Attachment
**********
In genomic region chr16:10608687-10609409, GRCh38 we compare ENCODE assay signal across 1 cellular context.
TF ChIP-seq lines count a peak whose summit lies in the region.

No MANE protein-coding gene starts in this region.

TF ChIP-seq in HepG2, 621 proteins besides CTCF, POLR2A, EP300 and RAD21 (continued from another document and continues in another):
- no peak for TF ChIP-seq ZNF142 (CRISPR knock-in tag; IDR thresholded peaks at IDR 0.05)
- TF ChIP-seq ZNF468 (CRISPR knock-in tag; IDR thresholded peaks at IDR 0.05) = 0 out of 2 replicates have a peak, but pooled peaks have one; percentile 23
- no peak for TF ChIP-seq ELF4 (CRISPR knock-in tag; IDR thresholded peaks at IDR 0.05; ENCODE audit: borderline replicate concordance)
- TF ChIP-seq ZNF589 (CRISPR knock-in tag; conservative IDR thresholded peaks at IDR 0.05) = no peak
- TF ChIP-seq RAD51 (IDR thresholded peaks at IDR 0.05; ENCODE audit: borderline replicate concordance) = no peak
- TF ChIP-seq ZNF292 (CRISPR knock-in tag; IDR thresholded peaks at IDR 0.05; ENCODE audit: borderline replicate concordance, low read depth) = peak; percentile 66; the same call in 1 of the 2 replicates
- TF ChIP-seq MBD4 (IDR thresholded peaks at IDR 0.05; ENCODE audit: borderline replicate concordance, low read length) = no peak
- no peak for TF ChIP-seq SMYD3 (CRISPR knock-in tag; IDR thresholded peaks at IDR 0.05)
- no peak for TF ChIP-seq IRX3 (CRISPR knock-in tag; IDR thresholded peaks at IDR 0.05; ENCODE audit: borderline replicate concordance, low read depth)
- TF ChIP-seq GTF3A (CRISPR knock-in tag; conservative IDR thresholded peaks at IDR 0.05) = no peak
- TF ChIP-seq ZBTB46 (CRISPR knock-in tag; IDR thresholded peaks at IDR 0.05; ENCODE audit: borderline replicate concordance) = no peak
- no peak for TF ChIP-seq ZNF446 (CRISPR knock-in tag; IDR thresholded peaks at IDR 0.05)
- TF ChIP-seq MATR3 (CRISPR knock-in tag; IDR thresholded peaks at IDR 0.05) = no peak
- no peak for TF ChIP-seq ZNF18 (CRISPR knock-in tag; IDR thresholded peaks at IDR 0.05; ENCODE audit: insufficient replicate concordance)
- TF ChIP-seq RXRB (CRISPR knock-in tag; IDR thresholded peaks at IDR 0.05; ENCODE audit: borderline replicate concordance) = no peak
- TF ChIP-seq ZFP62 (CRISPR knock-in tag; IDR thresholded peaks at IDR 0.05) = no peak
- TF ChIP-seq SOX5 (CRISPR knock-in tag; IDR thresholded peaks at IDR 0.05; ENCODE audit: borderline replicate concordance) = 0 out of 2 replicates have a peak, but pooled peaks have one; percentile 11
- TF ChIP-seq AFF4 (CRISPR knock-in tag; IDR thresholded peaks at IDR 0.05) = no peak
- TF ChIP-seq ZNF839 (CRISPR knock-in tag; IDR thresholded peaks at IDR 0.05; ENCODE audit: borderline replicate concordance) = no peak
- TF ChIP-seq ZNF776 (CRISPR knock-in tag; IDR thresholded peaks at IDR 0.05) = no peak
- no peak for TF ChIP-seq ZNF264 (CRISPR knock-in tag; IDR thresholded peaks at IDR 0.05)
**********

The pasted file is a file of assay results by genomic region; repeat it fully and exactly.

In genomic region chr16:10608687-10609409, GRCh38 we compare ENCODE assay signal across 1 cellular context.
TF ChIP-seq lines count a peak whose summit lies in the region.

No MANE protein-coding gene starts in this region.

TF ChIP-seq in HepG2, 621 proteins besides CTCF, POLR2A, EP300 and RAD21 (continued from another document and continues in another):
- no peak for TF ChIP-seq ZNF142 (CRISPR knock-in tag; IDR thresholded peaks at IDR 0.05)
- TF ChIP-seq ZNF468 (CRISPR knock-in tag; IDR thresholded peaks at IDR 0.05) = 0 out of 2 replicates have a peak, but pooled peaks have one; percentile 23
- no peak for TF ChIP-seq ELF4 (CRISPR knock-in tag; IDR thresholded peaks at IDR 0.05; ENCODE audit: borderline replicate concordance)
- TF ChIP-seq ZNF589 (CRISPR knock-in tag; conservative IDR thresholded peaks at IDR 0.05) = no peak
- TF ChIP-seq RAD51 (IDR thresholded peaks at IDR 0.05; ENCODE audit: borderline replicate concordance) = no peak
- TF ChIP-seq ZNF292 (CRISPR knock-in tag; IDR thresholded peaks at IDR 0.05; ENCODE audit: borderline replicate concordance, low read depth) = peak; percentile 66; the same call in 1 of the 2 replicates
- TF ChIP-seq MBD4 (IDR thresholded peaks at IDR 0.05; ENCODE audit: borderline replicate concordance, low read length) = no peak
- no peak for TF ChIP-seq SMYD3 (CRISPR knock-in tag; IDR thresholded peaks at IDR 0.05)
- no peak for TF ChIP-seq IRX3 (CRISPR knock-in tag; IDR thresholded peaks at IDR 0.05; ENCODE audit: borderline replicate concordance, low read depth)
- TF ChIP-seq GTF3A (CRISPR knock-in tag; conservative IDR thresholded peaks at IDR 0.05) = no peak
- TF ChIP-seq ZBTB46 (CRISPR knock-in tag; IDR thresholded peaks at IDR 0.05; ENCODE audit: borderline replicate concordance) = no peak
- no peak for TF ChIP-seq ZNF446 (CRISPR knock-in tag; IDR thresholded peaks at IDR 0.05)
- TF ChIP-seq MATR3 (CRISPR knock-in tag; IDR thresholded peaks at IDR 0.05) = no peak
- no peak for TF ChIP-seq ZNF18 (CRISPR knock-in tag; IDR thresholded peaks at IDR 0.05; ENCODE audit: insufficient replicate concordance)
- TF ChIP-seq RXRB (CRISPR knock-in tag; IDR thresholded peaks at IDR 0.05; ENCODE audit: borderline replicate concordance) = no peak
- TF ChIP-seq ZFP62 (CRISPR knock-in tag; IDR thresholded peaks at IDR 0.05) = no peak
- TF ChIP-seq SOX5 (CRISPR knock-in tag; IDR thresholded peaks at IDR 0.05; ENCODE audit: borderline replicate concordance) = 0 out of 2 replicates have a peak, but pooled peaks have one; percentile 11
- TF ChIP-seq AFF4 (CRISPR knock-in tag; IDR thresholded peaks at IDR 0.05) = no peak
- TF ChIP-seq ZNF839 (CRISPR knock-in tag; IDR thresholded peaks at IDR 0.05; ENCODE audit: borderline replicate concordance) = no peak
- TF ChIP-seq ZNF776 (CRISPR knock-in tag; IDR thresholded peaks at IDR 0.05) = no peak
- no peak for TF ChIP-seq ZNF264 (CRISPR knock-in tag; IDR thresholded peaks at IDR 0.05)